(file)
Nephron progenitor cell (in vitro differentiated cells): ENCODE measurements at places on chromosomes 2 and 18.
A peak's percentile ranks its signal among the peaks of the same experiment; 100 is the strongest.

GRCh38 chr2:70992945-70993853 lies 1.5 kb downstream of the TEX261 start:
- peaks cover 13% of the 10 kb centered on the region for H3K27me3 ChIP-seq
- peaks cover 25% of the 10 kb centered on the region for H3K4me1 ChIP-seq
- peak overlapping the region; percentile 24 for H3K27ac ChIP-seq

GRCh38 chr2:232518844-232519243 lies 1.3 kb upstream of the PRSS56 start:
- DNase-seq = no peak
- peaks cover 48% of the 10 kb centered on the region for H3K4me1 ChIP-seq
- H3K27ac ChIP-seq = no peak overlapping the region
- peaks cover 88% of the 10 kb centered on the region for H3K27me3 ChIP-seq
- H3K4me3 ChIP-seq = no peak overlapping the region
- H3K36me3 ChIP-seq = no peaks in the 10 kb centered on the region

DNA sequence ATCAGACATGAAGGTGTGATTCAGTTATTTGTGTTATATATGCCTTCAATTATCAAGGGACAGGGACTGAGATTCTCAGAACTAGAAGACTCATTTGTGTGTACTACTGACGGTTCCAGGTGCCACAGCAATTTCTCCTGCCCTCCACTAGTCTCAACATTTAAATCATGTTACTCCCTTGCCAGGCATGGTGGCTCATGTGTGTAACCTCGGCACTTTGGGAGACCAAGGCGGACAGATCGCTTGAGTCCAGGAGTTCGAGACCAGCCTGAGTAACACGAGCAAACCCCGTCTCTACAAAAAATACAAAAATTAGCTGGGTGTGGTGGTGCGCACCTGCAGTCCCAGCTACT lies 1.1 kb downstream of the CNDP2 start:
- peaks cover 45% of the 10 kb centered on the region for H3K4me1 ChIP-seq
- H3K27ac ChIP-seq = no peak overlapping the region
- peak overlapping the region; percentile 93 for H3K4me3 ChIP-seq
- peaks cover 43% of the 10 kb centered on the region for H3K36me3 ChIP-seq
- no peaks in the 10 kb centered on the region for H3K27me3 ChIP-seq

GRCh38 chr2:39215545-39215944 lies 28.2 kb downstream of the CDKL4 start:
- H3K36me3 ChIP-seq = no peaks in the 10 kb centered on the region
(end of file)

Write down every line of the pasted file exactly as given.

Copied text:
Nephron progenitor cell (in vitro differentiated cells): ENCODE measurements at places on chromosomes 2 and 18.
A peak's percentile ranks its signal among the peaks of the same experiment; 100 is the strongest.

GRCh38 chr2:70992945-70993853 lies 1.5 kb downstream of the TEX261 start:
- peaks cover 13% of the 10 kb centered on the region for H3K27me3 ChIP-seq
- peaks cover 25% of the 10 kb centered on the region for H3K4me1 ChIP-seq
- peak overlapping the region; percentile 24 for H3K27ac ChIP-seq

GRCh38 chr2:232518844-232519243 lies 1.3 kb upstream of the PRSS56 start:
- DNase-seq = no peak
- peaks cover 48% of the 10 kb centered on the region for H3K4me1 ChIP-seq
- H3K27ac ChIP-seq = no peak overlapping the region
- peaks cover 88% of the 10 kb centered on the region for H3K27me3 ChIP-seq
- H3K4me3 ChIP-seq = no peak overlapping the region
- H3K36me3 ChIP-seq = no peaks in the 10 kb centered on the region

DNA sequence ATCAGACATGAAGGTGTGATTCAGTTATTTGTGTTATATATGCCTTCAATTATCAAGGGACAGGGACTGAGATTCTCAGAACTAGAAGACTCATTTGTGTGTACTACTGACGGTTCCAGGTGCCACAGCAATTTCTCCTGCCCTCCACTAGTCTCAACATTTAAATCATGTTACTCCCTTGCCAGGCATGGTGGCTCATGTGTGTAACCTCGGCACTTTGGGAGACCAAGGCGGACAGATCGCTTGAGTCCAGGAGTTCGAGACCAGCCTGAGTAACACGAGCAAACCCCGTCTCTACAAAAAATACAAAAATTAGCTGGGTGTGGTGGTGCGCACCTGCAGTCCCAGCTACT lies 1.1 kb downstream of the CNDP2 start:
- peaks cover 45% of the 10 kb centered on the region for H3K4me1 ChIP-seq
- H3K27ac ChIP-seq = no peak overlapping the region
- peak overlapping the region; percentile 93 for H3K4me3 ChIP-seq
- peaks cover 43% of the 10 kb centered on the region for H3K36me3 ChIP-seq
- no peaks in the 10 kb centered on the region for H3K27me3 ChIP-seq

GRCh38 chr2:39215545-39215944 lies 28.2 kb downstream of the CDKL4 start:
- H3K36me3 ChIP-seq = no peaks in the 10 kb centered on the region